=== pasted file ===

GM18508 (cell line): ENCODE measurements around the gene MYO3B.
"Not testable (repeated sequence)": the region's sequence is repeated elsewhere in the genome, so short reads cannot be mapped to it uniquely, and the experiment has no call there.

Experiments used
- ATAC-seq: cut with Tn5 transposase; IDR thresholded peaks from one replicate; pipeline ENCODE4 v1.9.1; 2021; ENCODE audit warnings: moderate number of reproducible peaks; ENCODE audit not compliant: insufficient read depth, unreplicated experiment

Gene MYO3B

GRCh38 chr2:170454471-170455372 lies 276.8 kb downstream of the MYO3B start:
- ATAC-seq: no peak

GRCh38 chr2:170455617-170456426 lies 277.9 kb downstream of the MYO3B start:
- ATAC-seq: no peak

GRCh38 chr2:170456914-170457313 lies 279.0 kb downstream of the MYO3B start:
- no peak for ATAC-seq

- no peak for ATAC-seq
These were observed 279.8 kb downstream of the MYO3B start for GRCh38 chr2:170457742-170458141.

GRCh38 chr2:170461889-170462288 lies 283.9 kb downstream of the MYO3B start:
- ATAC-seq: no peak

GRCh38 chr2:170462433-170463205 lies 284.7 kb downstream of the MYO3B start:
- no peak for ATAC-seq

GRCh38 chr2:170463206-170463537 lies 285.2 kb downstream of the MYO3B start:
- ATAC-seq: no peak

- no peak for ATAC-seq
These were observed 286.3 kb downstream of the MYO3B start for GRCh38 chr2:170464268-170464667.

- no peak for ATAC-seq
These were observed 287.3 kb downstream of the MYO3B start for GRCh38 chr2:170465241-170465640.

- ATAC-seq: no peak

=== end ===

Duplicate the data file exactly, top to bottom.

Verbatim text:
GM18508 (cell line): ENCODE measurements around the gene MYO3B.
"Not testable (repeated sequence)": the region's sequence is repeated elsewhere in the genome, so short reads cannot be mapped to it uniquely, and the experiment has no call there.

Experiments used
- ATAC-seq: cut with Tn5 transposase; IDR thresholded peaks from one replicate; pipeline ENCODE4 v1.9.1; 2021; ENCODE audit warnings: moderate number of reproducible peaks; ENCODE audit not compliant: insufficient read depth, unreplicated experiment

Gene MYO3B

GRCh38 chr2:170454471-170455372 lies 276.8 kb downstream of the MYO3B start:
- ATAC-seq: no peak

GRCh38 chr2:170455617-170456426 lies 277.9 kb downstream of the MYO3B start:
- ATAC-seq: no peak

GRCh38 chr2:170456914-170457313 lies 279.0 kb downstream of the MYO3B start:
- no peak for ATAC-seq

- no peak for ATAC-seq
These were observed 279.8 kb downstream of the MYO3B start for GRCh38 chr2:170457742-170458141.

GRCh38 chr2:170461889-170462288 lies 283.9 kb downstream of the MYO3B start:
- ATAC-seq: no peak

GRCh38 chr2:170462433-170463205 lies 284.7 kb downstream of the MYO3B start:
- no peak for ATAC-seq

GRCh38 chr2:170463206-170463537 lies 285.2 kb downstream of the MYO3B start:
- ATAC-seq: no peak

- no peak for ATAC-seq
These were observed 286.3 kb downstream of the MYO3B start for GRCh38 chr2:170464268-170464667.

- no peak for ATAC-seq
These were observed 287.3 kb downstream of the MYO3B start for GRCh38 chr2:170465241-170465640.

- ATAC-seq: no peak